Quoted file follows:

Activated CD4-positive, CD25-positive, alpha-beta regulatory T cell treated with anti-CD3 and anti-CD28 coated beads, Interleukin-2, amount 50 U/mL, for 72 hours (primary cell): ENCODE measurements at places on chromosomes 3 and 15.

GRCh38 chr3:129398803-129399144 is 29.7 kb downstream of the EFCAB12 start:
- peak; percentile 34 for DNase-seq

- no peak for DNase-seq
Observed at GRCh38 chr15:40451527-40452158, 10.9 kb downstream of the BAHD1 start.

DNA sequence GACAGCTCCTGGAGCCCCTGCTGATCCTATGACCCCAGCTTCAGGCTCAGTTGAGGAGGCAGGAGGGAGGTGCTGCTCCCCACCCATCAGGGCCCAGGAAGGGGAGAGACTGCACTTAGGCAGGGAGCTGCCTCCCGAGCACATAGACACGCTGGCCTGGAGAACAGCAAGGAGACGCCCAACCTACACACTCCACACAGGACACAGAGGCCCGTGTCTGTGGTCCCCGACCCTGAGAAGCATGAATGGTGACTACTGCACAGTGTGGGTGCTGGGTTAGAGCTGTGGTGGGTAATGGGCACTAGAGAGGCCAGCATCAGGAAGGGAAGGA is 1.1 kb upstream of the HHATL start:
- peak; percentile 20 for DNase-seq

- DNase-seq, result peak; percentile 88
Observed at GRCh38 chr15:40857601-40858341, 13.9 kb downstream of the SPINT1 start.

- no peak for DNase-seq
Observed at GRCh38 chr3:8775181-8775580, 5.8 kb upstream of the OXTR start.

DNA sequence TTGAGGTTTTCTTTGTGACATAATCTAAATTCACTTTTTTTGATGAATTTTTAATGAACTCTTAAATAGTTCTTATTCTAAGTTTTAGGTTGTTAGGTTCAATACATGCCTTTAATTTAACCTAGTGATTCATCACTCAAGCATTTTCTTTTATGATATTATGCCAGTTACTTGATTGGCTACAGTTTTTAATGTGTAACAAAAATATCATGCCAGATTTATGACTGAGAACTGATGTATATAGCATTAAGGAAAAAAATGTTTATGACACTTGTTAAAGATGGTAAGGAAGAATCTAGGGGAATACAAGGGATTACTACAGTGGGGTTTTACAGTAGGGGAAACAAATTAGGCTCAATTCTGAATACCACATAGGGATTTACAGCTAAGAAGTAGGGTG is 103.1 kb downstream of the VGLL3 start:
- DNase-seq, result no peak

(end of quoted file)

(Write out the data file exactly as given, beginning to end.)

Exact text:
Activated CD4-positive, CD25-positive, alpha-beta regulatory T cell treated with anti-CD3 and anti-CD28 coated beads, Interleukin-2, amount 50 U/mL, for 72 hours (primary cell): ENCODE measurements at places on chromosomes 3 and 15.

GRCh38 chr3:129398803-129399144 is 29.7 kb downstream of the EFCAB12 start:
- peak; percentile 34 for DNase-seq

- no peak for DNase-seq
Observed at GRCh38 chr15:40451527-40452158, 10.9 kb downstream of the BAHD1 start.

DNA sequence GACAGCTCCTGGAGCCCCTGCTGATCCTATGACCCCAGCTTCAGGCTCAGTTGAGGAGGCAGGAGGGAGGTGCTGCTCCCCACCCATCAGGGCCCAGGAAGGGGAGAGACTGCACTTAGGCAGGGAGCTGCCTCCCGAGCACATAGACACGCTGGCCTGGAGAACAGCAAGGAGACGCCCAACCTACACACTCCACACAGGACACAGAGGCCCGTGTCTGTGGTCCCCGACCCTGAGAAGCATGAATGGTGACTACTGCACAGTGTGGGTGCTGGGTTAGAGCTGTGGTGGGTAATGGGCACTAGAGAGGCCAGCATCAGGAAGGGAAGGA is 1.1 kb upstream of the HHATL start:
- peak; percentile 20 for DNase-seq

- DNase-seq, result peak; percentile 88
Observed at GRCh38 chr15:40857601-40858341, 13.9 kb downstream of the SPINT1 start.

- no peak for DNase-seq
Observed at GRCh38 chr3:8775181-8775580, 5.8 kb upstream of the OXTR start.

DNA sequence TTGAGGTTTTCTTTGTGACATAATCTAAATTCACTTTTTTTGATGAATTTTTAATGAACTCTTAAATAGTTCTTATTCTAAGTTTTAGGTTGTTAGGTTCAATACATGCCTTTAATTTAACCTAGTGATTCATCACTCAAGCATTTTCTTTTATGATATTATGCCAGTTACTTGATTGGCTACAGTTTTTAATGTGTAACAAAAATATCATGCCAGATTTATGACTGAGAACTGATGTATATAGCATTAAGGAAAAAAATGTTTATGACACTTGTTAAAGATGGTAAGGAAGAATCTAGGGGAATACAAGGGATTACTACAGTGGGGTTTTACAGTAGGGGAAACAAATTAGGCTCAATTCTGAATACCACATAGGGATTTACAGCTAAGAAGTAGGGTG is 103.1 kb downstream of the VGLL3 start:
- DNase-seq, result no peak